How To Play Ragtime Guitar
An American Style
Ragtime is one of the main transitional genres between classical and jazz, it started around the late 1800's and slowly evolved into more forms by the 1910's. Thanks to movie soundtracks of the 1970's there was a revival and new interest. And while it was mainly piano based, today we will show you how to play ragtime on your guitar.
What is Ragtime?
More specifically ragtime is banjo based, guitars were not the main American instrument in the 1800's. Patriotic marching, banjo rolls, and jigs were all combined to form this new style. The most important aspect was this "ragged" style or syncopation.
A dance known as the cakewalk had swept the nation and it fit perfectly with this new genre.
Syncopation and Swing
These two concepts have often gone together and in fact can be used interchangeably. The technical definition is that swing is slightly adding more or less time between the notes, while syncopation is accenting or stressing these offbeat notes.
They both have the same purpose; and that is to get you to move, dance, cakewalk, twerk, or whatever is popular at the time. Along with the blue notes that African slaves brought over with them, their call and response music in labor is where this idea of swing caught on.If you look across the world at poorly treated people you will see similar syncopation practices, it makes work easier and in sync.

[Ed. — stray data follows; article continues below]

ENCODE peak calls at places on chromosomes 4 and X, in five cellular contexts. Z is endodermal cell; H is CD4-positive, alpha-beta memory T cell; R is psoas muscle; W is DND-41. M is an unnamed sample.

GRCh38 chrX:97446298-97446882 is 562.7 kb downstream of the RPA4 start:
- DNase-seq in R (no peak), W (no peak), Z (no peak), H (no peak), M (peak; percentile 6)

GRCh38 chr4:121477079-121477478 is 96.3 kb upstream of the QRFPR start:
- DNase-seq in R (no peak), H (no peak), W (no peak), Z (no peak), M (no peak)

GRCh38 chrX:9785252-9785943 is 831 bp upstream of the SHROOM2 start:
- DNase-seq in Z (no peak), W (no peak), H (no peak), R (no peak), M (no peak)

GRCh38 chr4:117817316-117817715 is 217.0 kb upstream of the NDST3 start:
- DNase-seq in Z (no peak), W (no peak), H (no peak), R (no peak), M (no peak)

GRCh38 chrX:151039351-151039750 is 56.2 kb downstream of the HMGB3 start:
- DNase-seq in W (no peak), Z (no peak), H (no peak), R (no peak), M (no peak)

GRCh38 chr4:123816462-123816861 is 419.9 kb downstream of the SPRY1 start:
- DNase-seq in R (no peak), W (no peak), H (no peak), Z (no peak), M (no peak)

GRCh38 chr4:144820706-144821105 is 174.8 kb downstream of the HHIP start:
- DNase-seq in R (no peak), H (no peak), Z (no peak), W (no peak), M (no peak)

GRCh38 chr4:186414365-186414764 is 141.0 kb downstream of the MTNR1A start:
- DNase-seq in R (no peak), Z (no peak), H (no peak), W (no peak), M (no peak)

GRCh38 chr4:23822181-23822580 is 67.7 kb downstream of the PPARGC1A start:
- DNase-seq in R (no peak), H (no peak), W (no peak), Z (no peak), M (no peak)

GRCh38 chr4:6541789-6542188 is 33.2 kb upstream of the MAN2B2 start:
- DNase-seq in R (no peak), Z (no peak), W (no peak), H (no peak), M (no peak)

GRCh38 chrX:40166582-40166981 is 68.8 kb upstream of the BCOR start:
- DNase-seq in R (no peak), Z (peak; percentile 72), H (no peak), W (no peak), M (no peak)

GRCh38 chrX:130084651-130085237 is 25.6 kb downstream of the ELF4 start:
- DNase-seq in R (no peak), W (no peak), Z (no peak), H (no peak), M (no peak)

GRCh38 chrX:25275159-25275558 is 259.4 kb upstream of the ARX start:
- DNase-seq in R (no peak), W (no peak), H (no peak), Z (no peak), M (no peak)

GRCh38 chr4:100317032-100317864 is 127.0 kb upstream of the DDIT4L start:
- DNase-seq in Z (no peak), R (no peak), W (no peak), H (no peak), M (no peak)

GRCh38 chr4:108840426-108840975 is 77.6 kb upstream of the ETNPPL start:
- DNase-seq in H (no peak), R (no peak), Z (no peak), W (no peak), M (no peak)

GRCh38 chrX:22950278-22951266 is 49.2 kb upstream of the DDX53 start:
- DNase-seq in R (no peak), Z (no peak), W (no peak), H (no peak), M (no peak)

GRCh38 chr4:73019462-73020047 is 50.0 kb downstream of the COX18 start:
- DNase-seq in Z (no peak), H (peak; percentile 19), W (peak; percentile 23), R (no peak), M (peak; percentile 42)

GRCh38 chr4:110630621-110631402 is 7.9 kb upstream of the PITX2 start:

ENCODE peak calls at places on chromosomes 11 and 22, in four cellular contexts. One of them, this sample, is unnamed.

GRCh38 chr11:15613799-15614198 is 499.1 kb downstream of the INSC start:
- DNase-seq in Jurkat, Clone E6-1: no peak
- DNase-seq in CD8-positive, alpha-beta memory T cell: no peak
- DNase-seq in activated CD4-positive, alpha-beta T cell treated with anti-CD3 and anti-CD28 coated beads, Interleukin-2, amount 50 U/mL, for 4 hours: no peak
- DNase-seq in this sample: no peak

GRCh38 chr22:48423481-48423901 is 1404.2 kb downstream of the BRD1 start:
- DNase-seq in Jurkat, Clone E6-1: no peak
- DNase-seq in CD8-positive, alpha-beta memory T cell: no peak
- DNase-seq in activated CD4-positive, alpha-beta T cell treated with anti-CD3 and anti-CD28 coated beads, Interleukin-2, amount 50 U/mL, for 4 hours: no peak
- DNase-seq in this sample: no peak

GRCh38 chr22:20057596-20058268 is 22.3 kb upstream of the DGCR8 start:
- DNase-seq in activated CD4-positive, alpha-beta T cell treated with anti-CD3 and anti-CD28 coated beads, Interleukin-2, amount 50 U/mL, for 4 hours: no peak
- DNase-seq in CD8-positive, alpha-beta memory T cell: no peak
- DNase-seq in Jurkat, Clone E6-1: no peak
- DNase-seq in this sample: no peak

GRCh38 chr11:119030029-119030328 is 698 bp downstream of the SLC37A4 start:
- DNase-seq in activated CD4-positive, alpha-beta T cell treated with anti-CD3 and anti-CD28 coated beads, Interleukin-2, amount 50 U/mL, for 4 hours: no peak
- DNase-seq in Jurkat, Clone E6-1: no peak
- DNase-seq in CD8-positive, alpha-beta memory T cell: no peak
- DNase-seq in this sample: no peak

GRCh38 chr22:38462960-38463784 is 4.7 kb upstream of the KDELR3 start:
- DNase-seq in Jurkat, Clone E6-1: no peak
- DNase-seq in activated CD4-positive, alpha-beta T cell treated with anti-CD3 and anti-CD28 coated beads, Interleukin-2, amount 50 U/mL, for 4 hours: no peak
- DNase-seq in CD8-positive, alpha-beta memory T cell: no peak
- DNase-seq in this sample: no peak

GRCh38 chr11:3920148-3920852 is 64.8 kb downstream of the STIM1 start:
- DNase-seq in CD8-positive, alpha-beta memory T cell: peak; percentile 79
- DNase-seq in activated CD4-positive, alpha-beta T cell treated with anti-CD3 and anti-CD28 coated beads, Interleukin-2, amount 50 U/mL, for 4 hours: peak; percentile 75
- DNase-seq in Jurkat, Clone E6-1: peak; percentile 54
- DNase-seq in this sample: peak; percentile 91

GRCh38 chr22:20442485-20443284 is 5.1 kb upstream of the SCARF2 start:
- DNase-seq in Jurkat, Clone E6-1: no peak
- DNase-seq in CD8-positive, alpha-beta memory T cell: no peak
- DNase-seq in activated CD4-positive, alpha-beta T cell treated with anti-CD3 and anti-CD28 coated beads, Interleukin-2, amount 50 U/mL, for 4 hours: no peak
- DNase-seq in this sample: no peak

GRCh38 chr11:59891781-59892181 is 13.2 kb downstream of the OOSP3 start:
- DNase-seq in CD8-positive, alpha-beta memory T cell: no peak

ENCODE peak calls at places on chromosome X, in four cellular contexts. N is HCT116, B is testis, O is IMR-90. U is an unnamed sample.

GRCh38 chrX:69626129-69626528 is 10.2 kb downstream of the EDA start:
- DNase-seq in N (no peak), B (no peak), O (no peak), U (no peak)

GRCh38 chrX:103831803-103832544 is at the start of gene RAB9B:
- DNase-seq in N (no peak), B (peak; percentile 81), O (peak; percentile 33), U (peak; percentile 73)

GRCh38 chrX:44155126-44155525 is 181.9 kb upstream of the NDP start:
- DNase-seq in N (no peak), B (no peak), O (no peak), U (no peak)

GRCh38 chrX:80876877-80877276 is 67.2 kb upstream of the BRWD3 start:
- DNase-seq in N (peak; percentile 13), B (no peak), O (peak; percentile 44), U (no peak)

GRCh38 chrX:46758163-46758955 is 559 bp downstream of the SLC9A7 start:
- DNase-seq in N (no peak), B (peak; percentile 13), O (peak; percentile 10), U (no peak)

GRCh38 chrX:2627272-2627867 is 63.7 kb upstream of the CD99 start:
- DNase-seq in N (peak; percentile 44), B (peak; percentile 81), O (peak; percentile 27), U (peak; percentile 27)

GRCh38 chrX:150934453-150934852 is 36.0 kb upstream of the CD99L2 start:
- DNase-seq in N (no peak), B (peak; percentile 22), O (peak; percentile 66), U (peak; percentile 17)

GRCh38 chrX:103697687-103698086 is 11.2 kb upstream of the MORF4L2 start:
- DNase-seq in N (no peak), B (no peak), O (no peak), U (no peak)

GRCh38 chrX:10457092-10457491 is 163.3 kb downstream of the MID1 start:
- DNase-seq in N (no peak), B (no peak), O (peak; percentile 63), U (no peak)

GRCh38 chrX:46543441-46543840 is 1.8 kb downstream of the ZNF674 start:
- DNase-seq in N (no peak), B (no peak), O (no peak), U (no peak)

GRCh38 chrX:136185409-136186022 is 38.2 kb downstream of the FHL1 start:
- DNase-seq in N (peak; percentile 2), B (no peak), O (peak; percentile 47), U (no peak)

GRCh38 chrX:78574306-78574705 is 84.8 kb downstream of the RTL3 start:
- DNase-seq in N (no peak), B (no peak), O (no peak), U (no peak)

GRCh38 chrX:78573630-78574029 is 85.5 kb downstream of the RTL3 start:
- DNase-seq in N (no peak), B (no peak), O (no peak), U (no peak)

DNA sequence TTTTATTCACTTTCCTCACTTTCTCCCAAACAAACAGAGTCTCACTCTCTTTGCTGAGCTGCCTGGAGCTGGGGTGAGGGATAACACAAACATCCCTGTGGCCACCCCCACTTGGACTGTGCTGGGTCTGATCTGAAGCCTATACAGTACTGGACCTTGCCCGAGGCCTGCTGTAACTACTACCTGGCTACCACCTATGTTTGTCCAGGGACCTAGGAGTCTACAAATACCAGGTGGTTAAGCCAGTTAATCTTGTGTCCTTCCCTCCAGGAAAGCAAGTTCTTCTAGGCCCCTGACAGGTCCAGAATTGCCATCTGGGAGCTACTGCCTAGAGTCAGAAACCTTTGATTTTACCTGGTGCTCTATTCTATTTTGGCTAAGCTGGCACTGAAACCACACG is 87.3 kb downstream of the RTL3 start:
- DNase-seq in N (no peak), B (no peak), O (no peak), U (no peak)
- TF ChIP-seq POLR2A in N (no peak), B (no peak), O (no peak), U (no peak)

The rhythm aspect of ragtime originates in a marching drumbeat, like marches, ragtime is often in a 2/4-time signature. The drummer adds syncopation and accents to that beat and voila basic ragtime drumming.
And while you may not be a drummer, playing ragtime guitar will mean lots of practice in offbeat accents.
Ragtime is much more about the syncopation than the swing, you could almost describe it as aggressive in its accents. As jazz changed it added more swing, which eventually led to the smooth and passive funk vibe we have today.
Chords and Progressions Used in Ragtime
You will not be dealing with a large selection of chord progressions; most ragtime songs have strict formats they stick too. This was a different approach than jazz with purposeful improvisation. That's good news for having less to learn, but also that is one reason a lot of ragtime all sounds the same.
The basic jazz circle progression, which has a few different ways to be shown in Roman Numerals, but we will stick with the easy to understand.
III7 VI7 II7 V7 I or in the key of C as:
If you have studied any jazz, folk, or parlour music this should be familiar. It is just secondary dominants following the Circle of Fourths (going backwards on the Circle of Fifths!). If you just strum that progression, it has a very vaudeville and old-timey vibe. It was used in "Hello, Ma Baby", and among countless other songs ever since.
Other progressions will come into use like the basic I IV V and the jazz progression I-vi-ii-V (which is the perfect fifth inversion of the A-D-G-C above).